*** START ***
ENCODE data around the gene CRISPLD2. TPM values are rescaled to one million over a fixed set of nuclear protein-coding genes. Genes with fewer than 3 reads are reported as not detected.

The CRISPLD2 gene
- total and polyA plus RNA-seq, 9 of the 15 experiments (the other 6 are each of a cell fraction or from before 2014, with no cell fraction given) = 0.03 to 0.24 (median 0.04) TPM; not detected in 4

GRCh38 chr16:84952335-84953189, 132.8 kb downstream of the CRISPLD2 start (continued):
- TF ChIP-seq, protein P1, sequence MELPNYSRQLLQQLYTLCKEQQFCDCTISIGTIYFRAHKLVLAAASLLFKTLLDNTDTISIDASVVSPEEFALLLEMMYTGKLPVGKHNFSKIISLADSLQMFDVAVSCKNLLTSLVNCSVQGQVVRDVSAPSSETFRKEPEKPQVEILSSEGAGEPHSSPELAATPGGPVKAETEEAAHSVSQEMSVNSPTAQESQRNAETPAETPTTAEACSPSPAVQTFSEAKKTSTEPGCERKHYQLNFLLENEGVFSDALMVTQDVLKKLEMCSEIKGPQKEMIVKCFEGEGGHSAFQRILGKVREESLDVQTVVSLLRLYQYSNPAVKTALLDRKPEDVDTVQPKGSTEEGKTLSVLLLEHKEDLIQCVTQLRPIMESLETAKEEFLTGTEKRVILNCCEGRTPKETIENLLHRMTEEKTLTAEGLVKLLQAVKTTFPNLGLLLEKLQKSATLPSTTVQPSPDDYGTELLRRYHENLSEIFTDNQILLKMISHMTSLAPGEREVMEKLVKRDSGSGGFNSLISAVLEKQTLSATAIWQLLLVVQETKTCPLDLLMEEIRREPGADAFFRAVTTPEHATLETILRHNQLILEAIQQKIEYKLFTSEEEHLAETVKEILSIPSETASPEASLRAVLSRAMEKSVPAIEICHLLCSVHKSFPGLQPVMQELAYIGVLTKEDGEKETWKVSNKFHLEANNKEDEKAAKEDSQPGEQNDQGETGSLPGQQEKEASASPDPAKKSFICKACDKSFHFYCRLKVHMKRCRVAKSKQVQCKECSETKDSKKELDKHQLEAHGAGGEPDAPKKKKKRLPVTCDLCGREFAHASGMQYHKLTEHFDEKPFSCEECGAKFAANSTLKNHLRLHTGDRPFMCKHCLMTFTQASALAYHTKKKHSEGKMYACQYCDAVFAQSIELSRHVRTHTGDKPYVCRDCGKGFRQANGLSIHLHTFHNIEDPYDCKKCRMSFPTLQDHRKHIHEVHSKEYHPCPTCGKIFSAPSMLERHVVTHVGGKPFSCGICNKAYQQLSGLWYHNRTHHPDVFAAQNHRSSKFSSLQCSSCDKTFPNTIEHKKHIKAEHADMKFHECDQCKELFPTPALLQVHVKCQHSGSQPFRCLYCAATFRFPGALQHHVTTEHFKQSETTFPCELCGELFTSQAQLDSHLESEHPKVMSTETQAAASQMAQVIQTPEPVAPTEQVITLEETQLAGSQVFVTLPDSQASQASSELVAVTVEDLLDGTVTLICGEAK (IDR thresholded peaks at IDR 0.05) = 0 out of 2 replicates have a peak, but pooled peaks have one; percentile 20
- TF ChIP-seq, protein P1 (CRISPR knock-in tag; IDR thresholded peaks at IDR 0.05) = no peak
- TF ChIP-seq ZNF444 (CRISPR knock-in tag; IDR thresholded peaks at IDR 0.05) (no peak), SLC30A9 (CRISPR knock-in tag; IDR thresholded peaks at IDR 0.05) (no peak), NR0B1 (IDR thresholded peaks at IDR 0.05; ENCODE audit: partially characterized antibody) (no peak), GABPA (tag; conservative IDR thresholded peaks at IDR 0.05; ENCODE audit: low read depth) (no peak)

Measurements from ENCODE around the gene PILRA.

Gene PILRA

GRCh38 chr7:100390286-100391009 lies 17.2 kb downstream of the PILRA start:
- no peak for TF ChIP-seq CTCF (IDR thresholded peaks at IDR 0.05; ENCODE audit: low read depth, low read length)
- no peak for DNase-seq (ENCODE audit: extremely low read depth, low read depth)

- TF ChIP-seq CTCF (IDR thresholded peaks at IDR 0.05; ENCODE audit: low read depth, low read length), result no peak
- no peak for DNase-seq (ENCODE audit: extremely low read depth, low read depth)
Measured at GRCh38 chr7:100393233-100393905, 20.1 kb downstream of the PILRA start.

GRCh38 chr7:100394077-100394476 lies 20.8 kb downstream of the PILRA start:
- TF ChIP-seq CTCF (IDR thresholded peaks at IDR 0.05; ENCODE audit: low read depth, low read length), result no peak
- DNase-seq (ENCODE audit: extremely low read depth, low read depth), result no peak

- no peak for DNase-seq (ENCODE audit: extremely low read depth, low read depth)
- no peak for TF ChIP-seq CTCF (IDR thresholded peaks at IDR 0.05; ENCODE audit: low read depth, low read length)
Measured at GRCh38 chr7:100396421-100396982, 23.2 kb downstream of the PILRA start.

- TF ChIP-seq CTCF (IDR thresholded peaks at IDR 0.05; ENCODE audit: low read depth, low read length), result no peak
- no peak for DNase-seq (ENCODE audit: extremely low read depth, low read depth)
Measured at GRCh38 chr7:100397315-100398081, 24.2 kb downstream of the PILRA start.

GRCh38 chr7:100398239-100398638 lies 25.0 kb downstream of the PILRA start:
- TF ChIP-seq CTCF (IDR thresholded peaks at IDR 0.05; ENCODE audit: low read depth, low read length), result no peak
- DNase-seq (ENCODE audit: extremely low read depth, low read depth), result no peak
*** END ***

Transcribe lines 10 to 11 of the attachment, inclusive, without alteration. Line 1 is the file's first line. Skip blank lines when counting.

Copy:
GRCh38 chr7:100390286-100391009 lies 17.2 kb downstream of the PILRA start:
- no peak for TF ChIP-seq CTCF (IDR thresholded peaks at IDR 0.05; ENCODE audit: low read depth, low read length)